Zoning efforts in the Churchill-Amsterdam area sailed over the first hurdle at the county level Tuesday after the Gallatin County Planning Board unanimously gave the plan a thumbs-up.

The Amsterdam-Churchill Neighborhood Plan was hatched in 2007 and community members have been meeting regularly since then wrangling the details that will govern growth in the agricultural community, said Walt Sales, steering committee chairman.

"The biggest thing we are hearing is that people like to have that local control in their area instead being pushed by an outside area or a governing agency," he said.

The plan covers about 80 square miles and is one of the county's largest zoning districts to date, county planner Warren Vaughan said. The document splits the area between the "town core" -- a roughly one-mile box surrounding Churchill proper -- and the vast rural areas stretching from Norris Road on the south. The west boundary is a bench on Schutter Road. The plan abuts planning jurisdictions of both Manhattan and Belgrade. The vast area basically follows the borders of the Amsterdam Rural Fire District.

Even though the future zoning district was looked upon favorably some planning board members wondered if the area was too large, board president Kerry White said. Some of the southern areas along Norris Road have more of the "feel" of Four Corners and not Churchill.

"It extends all the way down to Four Corners and it doesn't feel like a neighborhood," he said. "I thought maybe it should be pushed back a couple of miles. There's 650 landowners, 51,000 acres, 80-some square miles -- it's a big area. But that's up to the landowners and the large landowners seem to be driving this because they want to stay ranching and farming."

That is generally the idea, Sales said. The plan has a "Right to Farm" clause that protects agriculturists from encroachments like growth. The clause exempts all agricultural uses from regulation and basically spells out that ag can be smelly, noisy and can sometimes go late into the night.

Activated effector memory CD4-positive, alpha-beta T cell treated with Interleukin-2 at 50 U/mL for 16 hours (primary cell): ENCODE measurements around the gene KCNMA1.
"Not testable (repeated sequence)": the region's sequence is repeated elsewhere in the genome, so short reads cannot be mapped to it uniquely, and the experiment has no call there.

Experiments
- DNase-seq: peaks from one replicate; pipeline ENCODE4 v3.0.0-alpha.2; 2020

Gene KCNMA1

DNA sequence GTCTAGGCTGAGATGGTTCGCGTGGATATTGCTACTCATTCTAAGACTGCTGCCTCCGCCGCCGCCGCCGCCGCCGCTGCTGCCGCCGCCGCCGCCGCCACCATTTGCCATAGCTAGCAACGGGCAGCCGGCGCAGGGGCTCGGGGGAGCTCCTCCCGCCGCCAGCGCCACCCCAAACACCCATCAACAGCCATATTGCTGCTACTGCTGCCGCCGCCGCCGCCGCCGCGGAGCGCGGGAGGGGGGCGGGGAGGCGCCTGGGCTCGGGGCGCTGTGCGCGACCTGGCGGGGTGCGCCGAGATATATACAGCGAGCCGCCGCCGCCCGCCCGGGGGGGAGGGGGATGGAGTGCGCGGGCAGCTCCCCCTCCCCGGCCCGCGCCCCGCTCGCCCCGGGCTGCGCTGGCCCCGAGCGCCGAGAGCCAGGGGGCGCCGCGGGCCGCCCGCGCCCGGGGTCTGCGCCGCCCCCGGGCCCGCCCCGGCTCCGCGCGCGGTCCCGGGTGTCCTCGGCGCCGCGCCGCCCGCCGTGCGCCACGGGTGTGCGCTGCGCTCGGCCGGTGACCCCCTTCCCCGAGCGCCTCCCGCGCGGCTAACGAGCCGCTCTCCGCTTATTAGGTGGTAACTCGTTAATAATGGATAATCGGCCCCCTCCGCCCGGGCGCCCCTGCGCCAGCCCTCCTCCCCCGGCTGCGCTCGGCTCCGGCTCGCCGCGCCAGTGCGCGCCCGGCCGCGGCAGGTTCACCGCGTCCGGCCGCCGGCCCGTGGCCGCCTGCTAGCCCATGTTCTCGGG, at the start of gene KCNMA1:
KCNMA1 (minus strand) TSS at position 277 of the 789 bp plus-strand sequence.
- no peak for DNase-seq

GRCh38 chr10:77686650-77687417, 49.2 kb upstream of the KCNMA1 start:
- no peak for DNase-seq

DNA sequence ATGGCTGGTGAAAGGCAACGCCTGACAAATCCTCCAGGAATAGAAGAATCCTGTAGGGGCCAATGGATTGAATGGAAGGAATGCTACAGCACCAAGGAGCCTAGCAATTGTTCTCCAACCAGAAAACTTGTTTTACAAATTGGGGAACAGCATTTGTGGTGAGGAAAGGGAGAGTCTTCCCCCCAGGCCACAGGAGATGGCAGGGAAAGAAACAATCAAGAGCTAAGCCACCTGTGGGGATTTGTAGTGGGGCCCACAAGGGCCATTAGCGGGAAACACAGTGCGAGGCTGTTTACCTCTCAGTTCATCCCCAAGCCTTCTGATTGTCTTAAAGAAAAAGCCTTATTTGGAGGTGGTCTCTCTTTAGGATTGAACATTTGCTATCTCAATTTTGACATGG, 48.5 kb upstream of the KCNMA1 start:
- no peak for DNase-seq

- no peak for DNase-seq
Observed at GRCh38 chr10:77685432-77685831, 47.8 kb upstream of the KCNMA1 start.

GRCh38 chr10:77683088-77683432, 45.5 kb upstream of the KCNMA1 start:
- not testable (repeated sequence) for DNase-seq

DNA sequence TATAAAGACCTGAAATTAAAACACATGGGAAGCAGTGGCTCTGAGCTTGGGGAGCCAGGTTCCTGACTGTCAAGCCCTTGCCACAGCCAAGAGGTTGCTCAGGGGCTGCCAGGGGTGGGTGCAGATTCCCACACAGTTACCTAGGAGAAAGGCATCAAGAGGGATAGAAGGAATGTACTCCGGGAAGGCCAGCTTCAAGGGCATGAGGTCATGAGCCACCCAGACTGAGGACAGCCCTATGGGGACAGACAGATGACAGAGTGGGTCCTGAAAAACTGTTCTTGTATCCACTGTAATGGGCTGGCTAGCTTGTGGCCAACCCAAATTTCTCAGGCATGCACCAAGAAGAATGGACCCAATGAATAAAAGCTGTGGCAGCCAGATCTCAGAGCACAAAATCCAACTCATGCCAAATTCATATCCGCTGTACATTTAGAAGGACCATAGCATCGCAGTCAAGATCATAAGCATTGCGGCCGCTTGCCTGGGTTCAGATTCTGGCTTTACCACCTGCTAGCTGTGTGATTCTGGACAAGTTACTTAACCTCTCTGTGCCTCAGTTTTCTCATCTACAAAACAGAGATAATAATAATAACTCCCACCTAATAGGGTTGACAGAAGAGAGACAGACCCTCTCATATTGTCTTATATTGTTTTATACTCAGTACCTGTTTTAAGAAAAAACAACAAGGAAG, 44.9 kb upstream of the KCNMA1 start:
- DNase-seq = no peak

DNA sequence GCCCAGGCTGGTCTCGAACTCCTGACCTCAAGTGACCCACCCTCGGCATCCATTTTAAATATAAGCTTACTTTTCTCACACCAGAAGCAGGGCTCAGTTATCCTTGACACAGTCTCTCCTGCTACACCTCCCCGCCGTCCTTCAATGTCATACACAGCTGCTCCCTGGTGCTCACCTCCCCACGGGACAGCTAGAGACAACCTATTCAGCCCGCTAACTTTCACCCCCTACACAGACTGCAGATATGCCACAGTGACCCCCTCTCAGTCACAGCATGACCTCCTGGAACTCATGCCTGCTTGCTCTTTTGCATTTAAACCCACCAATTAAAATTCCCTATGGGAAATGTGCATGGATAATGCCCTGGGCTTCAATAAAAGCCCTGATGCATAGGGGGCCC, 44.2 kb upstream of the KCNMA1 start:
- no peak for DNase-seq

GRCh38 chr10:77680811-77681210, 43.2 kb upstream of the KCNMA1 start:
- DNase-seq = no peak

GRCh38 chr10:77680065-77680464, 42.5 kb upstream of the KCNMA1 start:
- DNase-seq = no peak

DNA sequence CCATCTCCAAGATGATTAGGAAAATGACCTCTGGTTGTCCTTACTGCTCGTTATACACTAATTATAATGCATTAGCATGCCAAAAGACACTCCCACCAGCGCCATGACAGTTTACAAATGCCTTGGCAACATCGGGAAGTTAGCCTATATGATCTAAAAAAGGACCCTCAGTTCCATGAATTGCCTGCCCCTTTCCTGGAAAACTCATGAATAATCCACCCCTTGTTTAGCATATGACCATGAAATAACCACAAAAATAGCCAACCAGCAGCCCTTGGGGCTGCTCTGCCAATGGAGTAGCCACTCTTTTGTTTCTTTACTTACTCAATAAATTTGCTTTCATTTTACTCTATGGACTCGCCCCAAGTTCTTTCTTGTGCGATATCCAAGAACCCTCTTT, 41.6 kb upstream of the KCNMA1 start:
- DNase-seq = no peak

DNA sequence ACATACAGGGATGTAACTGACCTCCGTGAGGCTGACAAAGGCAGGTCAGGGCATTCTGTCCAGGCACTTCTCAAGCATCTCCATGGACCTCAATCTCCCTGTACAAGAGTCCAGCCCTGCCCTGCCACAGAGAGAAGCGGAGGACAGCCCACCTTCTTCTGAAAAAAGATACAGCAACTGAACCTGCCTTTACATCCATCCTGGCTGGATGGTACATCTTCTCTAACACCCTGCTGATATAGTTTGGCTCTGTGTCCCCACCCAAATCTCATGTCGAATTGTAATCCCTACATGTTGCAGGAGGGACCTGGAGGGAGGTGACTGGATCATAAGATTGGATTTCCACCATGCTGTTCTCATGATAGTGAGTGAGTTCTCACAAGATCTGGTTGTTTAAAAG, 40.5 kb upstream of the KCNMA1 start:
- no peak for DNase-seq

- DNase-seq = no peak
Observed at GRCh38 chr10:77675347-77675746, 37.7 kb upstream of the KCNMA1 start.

The only use the document bans is bars, casinos and sexually orientated businesses, Vaughan said. In a nutshell, anything else is a go, but people may have to go through the conditional use permitting process for commercial endeavors that cause high traffic or intense activity like gravel pits.

As far as development goes, high-density housing activity is encouraged around Churchill, but rural landowners can carve out pieces of land, according to the document. The rural areas has a base density requirement of one house per 160 acres, but that base can be increased if lots are clustered. Also, landowners can transfer development rights to different parcels within the area.

"We're trying to keep what type of development we've had, that historic pattern, in place," Sales said.

The plan also spells out future transportation needs including roads and trails, according to the document.

One family in the southern portion of the area near Norris Road said they weren't familiar with the plan, but a meeting is in the works to discuss the details, both White and Sales said. Should they want, the family can opt out of the plan.

"We want anybody with concerns to call us," Sales said.

The issue goes before the Gallatin County Commission Dec. 8 and if approved, zoning regulations will be written to match the tenets of the plan. The document can be viewed on the county Web site at gallatin.mt.gov under the "What's New & Happening Now" link on the county planning department page or by calling 582-3130.